Scales of habitat selection for black bears (Ursus americanus) in the Trans-Pecos region of Texas.
Rice, Mindy*,1, Ballard, Warren1, Fish, Ernest1, Holdermann, David2, 1 Texas Tech University, Lubbock, TX, USA2 Texas Parks and Wildlife, Alpine, TX, USA
ABSTRACT- Black bears were once widespread across Texas, but their numbers were reduced in the early 1900′s. A small number of individual bears from northern Mexico have recolonized the Trans-Pecos region of Texas in recent years. Black bears are a generalist species and travel long distances to obtain food. It is important to determine the vegetation types bears are preferentially selecting not only at fine scales, but also at broader scales which may define potentially suitable habitat for black bear. We utilized a geographic information system to map all bear sightings as well as vegetation types for 9 counties of the Trans-Pecos region. We utilized 3 scales: 1) the point location of the bear sighting, 2) a ′fine area scale′ representing the average daily movement of black bears in our region, 3) a ′broad area scale′ representing the average home range of black bears. The habitat selection information was then summarized in ArcGIS 9.0 for each scale and compared among scales and to the total available vegetation in the region. Preliminary results indicate there was no difference between the fine and broad area scales of vegetation selection (P = 0.15). However, there was a difference in vegetation selection between point locations and the fine and broad area scales (P< 0.001). There was also a significant difference between the point, fine, and broad area scales compared to the regionally available vegetation (P < 0.0001). Our results suggest that black bears in the Trans-Pecos region are selecting vegetation differently at the point scale versus the fine and broad area scales indicating that point locations may inaccurately measure selection by black bears. Even so, the bears are selecting vegetation not based on availability when comparing all scales to the available regional vegetation. The black bear is an endangered species in Texas so managing at broader scales and focusing on vegetation preferences may support the expansion of this population.&cover;ŝ&sscript;∼′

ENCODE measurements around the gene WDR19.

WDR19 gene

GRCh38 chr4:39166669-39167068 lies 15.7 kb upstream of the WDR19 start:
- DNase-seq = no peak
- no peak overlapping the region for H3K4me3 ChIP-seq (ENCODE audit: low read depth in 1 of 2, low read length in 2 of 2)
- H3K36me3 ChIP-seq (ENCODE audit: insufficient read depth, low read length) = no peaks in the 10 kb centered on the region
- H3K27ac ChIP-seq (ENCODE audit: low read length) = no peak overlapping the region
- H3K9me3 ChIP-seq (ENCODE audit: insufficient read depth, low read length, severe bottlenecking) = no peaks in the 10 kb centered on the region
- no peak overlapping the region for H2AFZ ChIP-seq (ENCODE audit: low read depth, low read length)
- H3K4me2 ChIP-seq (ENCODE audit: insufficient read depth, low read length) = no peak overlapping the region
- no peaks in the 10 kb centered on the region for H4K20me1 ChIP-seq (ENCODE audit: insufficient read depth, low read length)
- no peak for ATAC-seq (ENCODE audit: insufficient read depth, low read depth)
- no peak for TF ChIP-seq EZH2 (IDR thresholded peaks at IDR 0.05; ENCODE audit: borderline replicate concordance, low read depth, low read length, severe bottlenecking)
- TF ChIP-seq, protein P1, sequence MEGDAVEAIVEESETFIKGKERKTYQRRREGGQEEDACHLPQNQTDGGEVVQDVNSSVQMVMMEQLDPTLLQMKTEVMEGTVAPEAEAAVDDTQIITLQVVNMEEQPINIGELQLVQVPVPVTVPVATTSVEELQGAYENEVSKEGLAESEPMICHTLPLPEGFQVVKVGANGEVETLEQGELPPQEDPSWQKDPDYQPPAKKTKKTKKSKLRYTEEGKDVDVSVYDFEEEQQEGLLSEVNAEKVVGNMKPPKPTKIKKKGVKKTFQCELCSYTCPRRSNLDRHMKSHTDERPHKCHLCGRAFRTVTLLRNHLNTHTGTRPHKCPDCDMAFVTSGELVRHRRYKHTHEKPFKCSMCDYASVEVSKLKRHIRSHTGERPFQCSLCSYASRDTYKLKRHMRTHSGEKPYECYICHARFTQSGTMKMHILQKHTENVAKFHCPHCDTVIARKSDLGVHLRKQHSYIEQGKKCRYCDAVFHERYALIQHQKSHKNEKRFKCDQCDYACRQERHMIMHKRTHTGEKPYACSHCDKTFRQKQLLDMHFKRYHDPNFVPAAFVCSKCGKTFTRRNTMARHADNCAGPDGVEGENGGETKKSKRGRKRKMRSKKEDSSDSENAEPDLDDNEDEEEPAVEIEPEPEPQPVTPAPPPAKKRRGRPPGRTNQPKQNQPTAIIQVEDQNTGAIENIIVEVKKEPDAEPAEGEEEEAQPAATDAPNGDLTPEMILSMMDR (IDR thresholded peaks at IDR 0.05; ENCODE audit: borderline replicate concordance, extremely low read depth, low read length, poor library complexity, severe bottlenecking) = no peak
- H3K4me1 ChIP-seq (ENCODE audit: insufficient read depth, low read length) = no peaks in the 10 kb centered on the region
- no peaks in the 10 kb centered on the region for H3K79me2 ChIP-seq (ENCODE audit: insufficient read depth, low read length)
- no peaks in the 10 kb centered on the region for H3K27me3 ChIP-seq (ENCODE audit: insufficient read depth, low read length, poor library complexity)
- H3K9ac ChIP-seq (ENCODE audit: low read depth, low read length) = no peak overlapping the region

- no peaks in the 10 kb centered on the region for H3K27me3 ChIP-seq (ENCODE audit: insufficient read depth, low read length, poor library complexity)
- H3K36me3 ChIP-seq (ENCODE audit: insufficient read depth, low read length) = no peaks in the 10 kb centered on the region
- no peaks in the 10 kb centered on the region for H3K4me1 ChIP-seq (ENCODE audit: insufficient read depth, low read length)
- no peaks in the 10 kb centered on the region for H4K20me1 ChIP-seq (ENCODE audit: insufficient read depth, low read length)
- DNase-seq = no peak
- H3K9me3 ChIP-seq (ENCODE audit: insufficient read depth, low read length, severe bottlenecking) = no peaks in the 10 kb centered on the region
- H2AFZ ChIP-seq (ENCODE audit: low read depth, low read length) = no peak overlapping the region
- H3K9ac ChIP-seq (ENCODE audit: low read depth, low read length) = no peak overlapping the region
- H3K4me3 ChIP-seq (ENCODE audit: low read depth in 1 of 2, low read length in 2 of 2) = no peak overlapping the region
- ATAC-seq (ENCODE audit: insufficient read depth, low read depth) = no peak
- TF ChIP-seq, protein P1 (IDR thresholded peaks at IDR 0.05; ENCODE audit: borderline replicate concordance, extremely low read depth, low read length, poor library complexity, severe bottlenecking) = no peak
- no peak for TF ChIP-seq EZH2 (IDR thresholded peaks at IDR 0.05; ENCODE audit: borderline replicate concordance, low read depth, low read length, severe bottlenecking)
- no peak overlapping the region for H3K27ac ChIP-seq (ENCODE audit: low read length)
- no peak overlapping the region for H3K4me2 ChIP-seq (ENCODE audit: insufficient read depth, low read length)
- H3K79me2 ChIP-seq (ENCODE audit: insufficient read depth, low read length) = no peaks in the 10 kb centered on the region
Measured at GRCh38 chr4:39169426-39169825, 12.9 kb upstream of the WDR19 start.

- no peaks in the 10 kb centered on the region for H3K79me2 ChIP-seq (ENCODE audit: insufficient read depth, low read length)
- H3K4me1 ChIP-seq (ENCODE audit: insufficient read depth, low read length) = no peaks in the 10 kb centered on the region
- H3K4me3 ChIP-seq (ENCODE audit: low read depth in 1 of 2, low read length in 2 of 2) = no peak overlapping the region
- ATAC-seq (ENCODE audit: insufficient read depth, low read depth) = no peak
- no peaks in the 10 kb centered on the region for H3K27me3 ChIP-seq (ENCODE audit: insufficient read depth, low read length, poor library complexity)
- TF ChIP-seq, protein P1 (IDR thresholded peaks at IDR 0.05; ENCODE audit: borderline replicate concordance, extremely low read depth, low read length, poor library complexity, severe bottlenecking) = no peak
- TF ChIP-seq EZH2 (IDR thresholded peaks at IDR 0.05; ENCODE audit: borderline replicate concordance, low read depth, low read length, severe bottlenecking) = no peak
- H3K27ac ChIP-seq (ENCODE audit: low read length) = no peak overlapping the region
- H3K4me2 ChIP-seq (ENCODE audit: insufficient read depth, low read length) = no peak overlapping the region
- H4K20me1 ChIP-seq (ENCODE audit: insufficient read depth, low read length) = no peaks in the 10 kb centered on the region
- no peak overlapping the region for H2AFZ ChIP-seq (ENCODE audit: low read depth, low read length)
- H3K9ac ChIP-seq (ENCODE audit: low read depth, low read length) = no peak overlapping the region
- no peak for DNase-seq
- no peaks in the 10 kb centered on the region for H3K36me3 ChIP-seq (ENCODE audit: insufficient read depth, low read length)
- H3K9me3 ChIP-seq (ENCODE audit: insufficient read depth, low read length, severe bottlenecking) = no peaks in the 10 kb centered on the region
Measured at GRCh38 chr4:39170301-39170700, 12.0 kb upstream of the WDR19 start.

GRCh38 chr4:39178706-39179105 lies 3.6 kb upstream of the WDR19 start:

Key words: Black bear, habitat selection, scale, GIS
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